Everybody loves advertising mascots! Granted, kids may not fully appreciate mascots trying to convince them to eat things they think are terrible. They’ll follow those characters’ extremely short cartoons, but stop short of paying attention to their endorsement. In that sense, the Jolly Green Giant is one of those heroic hucksters who may appeal more to nostalgic adults with broader palates than to kids who don’t understand why they never get to see him stomping on bank robbers. Sure, the Green Giant could use his powers for good rather than for capitalism, but then he’d be taking valuable jobs away from our hard-working police forces. Also, good luck trying to convince him to wear a body-cam.
Previously on Midlife Crisis Crossover:
Every year since 1999 Anne and I have taken a road trip to a different part of the United States and seen attractions, marvels, history, and institutions we didn’t have back home in Indianapolis. From 1999 to 2003 we did so as best friends; from 2004 to the present, as husband and wife. Beginning with 2003’s excursion to Washington DC, we added my son to the roster and tried to accommodate his preferences and childhood accordingly.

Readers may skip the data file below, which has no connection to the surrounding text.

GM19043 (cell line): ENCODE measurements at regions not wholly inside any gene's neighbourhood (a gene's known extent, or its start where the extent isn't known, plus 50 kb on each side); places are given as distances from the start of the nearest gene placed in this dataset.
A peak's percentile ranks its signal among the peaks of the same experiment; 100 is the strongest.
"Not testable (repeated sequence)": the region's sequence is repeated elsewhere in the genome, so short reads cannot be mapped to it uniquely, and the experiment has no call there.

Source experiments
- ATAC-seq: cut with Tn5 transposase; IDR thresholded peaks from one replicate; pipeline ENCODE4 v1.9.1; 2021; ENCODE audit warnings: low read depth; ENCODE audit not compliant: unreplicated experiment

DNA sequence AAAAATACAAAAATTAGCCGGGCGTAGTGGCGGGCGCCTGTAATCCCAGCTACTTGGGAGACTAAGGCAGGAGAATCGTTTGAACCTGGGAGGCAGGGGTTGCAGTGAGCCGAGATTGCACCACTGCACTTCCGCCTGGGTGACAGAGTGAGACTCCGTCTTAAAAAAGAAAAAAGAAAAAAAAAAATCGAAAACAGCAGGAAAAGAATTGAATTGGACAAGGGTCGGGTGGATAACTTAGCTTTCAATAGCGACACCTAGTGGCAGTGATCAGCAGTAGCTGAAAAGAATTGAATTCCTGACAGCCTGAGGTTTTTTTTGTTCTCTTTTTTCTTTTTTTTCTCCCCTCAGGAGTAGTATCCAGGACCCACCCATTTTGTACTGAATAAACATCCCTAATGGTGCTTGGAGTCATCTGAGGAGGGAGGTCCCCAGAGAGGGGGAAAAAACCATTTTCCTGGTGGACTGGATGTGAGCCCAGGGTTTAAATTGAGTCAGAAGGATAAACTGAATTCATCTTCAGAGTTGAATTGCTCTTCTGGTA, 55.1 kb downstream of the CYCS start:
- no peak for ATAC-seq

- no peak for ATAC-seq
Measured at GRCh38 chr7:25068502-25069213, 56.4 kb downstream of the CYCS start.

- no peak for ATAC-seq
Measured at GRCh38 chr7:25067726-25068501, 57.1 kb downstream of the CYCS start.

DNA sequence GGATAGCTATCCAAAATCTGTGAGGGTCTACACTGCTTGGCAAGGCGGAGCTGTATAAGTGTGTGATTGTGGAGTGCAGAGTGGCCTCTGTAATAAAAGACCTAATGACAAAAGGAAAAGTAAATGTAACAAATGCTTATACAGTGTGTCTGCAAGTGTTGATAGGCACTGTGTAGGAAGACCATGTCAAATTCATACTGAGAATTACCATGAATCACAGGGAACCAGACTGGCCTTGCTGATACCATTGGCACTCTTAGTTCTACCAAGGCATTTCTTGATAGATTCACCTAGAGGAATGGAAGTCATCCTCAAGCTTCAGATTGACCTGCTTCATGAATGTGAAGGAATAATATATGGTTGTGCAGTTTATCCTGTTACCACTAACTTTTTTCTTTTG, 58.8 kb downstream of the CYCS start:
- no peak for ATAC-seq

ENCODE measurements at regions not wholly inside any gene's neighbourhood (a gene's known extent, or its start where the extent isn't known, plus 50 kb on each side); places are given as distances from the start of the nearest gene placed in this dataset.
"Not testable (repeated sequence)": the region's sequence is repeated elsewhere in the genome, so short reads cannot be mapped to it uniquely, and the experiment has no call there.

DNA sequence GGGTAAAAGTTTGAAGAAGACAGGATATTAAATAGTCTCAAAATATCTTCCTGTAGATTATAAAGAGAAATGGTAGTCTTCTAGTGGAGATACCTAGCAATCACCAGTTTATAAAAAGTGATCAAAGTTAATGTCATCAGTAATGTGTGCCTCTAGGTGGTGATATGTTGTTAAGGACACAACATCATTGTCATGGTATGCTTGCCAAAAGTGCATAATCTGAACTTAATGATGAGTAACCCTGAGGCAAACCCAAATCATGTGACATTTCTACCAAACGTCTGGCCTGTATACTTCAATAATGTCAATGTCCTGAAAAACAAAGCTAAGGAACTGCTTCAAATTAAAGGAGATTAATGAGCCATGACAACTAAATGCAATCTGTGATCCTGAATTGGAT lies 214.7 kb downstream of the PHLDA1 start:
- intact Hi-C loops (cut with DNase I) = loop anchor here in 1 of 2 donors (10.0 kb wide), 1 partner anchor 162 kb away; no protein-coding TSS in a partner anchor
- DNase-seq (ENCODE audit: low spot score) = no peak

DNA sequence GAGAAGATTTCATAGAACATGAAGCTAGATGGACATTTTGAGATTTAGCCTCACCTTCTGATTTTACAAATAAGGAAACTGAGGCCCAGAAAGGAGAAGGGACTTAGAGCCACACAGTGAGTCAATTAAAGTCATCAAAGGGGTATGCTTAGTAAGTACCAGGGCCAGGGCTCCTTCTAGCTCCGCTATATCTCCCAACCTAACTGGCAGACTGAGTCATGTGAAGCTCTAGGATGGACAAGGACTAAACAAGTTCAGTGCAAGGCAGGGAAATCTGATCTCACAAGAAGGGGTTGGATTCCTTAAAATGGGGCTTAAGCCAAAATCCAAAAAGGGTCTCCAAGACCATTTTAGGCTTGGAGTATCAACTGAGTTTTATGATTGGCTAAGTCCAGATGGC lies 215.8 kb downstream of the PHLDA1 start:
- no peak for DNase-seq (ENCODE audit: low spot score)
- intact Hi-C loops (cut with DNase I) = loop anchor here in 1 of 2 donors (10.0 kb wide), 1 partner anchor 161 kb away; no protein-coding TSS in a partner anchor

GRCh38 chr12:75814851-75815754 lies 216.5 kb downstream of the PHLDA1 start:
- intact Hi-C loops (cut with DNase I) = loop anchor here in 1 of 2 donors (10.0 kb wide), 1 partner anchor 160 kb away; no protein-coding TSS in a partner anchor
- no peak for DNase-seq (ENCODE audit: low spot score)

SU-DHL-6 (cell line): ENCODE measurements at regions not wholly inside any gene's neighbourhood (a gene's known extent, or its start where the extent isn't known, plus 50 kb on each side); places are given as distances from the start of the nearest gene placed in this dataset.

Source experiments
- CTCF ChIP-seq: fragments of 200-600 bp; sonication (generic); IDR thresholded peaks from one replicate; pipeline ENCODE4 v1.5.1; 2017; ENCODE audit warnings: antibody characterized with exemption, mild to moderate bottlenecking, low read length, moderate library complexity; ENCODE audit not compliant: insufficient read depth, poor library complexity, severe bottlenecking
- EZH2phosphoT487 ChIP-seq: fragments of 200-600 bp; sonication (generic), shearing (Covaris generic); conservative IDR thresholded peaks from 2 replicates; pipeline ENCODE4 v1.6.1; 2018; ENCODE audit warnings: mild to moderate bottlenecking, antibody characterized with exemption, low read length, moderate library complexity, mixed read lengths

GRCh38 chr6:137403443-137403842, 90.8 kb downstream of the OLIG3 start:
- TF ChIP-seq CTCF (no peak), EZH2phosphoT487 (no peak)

2008 was by far our least favorite road trip to date, and still holds the ignominious title as of 2018. Our next vacation had to be better. Step one was plain enough: we looked at Anne’s brainstorming list of future road trips and chose the one that screamed “dream vacation”. That’s what led to our long, long drive out to the farthest reaches of South Dakota and beyond. At nine days it was the longest we’ve ever taken. The farthest point of 1,180 miles made it the longest drive of our lives. It would be the farthest west we’d ever been up to that time. It was also our first vacation using exclusively digital cameras to record the experience, leaving behind the 35mm film of our childhoods forever. They weren’t expensive cameras for their kind, certainly not the most advanced as of 2009, but we did what we could with the resources and the amateur skill sets available to us.